Thursday, December 13, 2012

Chavez May Miss Inauguration: Venezuela Government

Chavez May Miss Inauguration: Venezuela Government
The Venezuelan Information Minister has hinted that ailing Venezuelan President Hugo Chavez may not be well enough to swear-in for his new presidential term, which is scheduled to begin on January 10th.

Although he expressed hope that Chavez would return from Cuba in time, Ernesto Villegas said in a written message on a government website that if Chavez doesn't make it, "our people should be prepared to understand it,” adding it would be irresponsible to hide news about the "delicateness of the current moment and the days to come."

According to the Venezuelan constitution, presidents should be sworn in before the National Assembly, and if that's not possible then before the Supreme Court.

Former Supreme Court magistrate Roman Duque Corredor told the AP that  a president cannot delegate the swearing-in to anyone else and cannot take the oath of office outside Venezuela. However, a president could still be sworn in even if temporarily incapacitated, but would need to be conscious and in Venezuela.

If Chavez is declared incapacitated and is unable to be sworn in then the National Assembly president would temporarily take charge of the government and a new presidential vote must be held within 30 days, Duque said.

Some have speculated that this may spark a power struggle, as Chavez has named Vice President Nicolas Maduro his prefered successor, not National Assembly President Diosdado Cabello. However, the two appeared side by side in a television appearance in which Maduro said the party was “more united than ever.”

The latest developments come just days before gubernatorial elections throughout the country, sparking speculation they could provide PSUV candidates a boost through widespread sympathy for Chavez or, they could play into the hands of the opposition who are stronger against the party than they are against the president.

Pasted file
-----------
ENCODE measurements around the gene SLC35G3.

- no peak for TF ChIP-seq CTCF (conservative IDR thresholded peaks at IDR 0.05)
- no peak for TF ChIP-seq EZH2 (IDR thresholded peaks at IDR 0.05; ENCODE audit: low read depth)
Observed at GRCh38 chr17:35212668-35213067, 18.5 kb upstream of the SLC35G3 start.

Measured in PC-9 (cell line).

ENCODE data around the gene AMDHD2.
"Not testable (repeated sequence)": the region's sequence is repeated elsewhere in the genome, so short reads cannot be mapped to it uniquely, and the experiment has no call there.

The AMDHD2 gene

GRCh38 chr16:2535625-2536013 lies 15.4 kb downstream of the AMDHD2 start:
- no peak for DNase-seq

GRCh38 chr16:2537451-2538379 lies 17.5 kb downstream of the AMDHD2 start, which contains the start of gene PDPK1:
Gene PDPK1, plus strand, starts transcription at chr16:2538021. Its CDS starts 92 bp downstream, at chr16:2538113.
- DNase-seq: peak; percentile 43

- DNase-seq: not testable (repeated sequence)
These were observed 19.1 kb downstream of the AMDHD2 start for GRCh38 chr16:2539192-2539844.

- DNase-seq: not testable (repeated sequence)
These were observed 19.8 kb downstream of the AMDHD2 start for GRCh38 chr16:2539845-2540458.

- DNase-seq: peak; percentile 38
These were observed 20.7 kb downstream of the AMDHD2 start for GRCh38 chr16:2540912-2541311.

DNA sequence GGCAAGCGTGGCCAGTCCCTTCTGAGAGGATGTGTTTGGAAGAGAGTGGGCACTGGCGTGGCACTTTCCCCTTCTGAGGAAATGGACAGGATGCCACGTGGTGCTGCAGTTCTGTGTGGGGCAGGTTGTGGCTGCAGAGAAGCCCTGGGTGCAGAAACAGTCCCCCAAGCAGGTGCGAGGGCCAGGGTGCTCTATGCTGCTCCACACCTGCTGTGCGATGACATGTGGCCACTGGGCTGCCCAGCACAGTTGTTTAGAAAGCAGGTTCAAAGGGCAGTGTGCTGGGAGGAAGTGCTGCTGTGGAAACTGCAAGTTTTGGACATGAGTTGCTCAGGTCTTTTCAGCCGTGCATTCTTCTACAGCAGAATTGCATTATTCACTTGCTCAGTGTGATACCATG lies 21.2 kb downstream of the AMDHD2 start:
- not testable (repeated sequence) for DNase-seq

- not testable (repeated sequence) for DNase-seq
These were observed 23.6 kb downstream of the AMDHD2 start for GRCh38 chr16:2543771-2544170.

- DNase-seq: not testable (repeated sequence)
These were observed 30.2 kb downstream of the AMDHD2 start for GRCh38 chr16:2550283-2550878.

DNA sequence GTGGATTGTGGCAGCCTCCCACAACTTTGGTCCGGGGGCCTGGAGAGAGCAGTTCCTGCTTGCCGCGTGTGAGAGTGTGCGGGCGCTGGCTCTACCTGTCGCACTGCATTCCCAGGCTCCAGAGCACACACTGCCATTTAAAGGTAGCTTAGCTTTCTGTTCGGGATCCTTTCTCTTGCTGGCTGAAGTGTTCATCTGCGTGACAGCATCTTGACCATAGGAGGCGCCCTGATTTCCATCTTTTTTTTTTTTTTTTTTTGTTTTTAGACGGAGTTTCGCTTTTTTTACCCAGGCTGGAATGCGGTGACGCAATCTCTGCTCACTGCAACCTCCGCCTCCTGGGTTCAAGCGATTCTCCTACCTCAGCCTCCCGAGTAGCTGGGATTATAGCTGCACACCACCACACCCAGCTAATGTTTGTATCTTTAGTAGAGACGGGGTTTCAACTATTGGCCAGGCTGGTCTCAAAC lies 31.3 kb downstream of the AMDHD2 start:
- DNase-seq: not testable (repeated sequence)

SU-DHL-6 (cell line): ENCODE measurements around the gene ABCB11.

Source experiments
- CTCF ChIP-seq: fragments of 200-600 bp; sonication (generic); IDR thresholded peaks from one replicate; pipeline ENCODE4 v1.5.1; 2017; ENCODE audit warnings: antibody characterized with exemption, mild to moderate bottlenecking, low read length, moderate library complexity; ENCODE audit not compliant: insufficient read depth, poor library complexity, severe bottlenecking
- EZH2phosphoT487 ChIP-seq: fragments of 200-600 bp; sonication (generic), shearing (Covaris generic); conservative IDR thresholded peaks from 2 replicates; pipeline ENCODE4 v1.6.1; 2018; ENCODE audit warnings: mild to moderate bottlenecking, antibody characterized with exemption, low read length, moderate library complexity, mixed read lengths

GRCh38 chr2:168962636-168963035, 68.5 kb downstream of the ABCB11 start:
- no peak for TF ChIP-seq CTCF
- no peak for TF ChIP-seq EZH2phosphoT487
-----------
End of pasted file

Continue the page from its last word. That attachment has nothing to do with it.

News Briefs
  • Protests have broken out throughout Argentina against the acquittal of 13 men in a case that has become a symbol of the country’s struggle against sex-trafficking, reports Pagina 12. . Thousands took to the streets in a number of Argentine cities, in what were mostly peaceful process - although in Buenos Aires, hundreds of protesters clashed with police. The Inter Press Service has more on the fallout of the case, which, it says, has provoked “outrage” around the country.
  • The Honduran Congress has voted to remove the four Supreme Court justices who ruled the government’s police clean-up law unconstitutional, reports Americas Quarterly. However, The Bar Association of Anti-Corruption Lawyers in Honduras has brought a legal appeal of Congress's decision, reports Honduras Politics and Culture. On Tuesday, Congress passed the reforms despite the Supreme Court ruling. 
  • The Guardian reports on the rise of brutal vigilante justice in El Alto, the poverty wracked Altiplano city in the mountains outside La Paz. There, residents, mostly indigenous migrants from the rural highlands, have begun to fill the gap left by Bolivia’s weak judicial system by taking the law into their own hands, with lynchings increasingly common.
  • The Cuban Triangle blog analyses Cuba’s new cooperative law, concluding, “The pace will satisfy no one, the process will be influenced by officials with more orthodox views, and it will surely have positive and negative notes. But there’s no denying that this law breaks new ground, with potentially large consequences.”
  • A new ruling means that officers can be expelled from the Peruvian police force for “having sexual relations with people of the same gender, which cause scandal or damage the image of the institution,” the BBC reports. The ruling means open homosexuality is now ranked alongside torture and belonging to criminal gangs for Peruvian police officers.
  • The the so-called “mensalão” corruption scandal is edging closer to former Brazilian President Luiz Inacio Lula da Silva, the Wall Street Journal reports. Several Supreme Court Justices are calling for a new investigation, following the leaking of the testimony of key mensalão defendant, Marcos Valério, which states he paid some of da Silva's personal expenses from a slush account funded by embezzlement. 
  • Upside Down World looks at the impact of climate change on indigenous Bolivians from the perspective of traditional  Kallawaya healers.  
  • Runaway tech-pioneer John McAfee has been deported from Guatemala and is currently in Miami, the Miami Herald reports.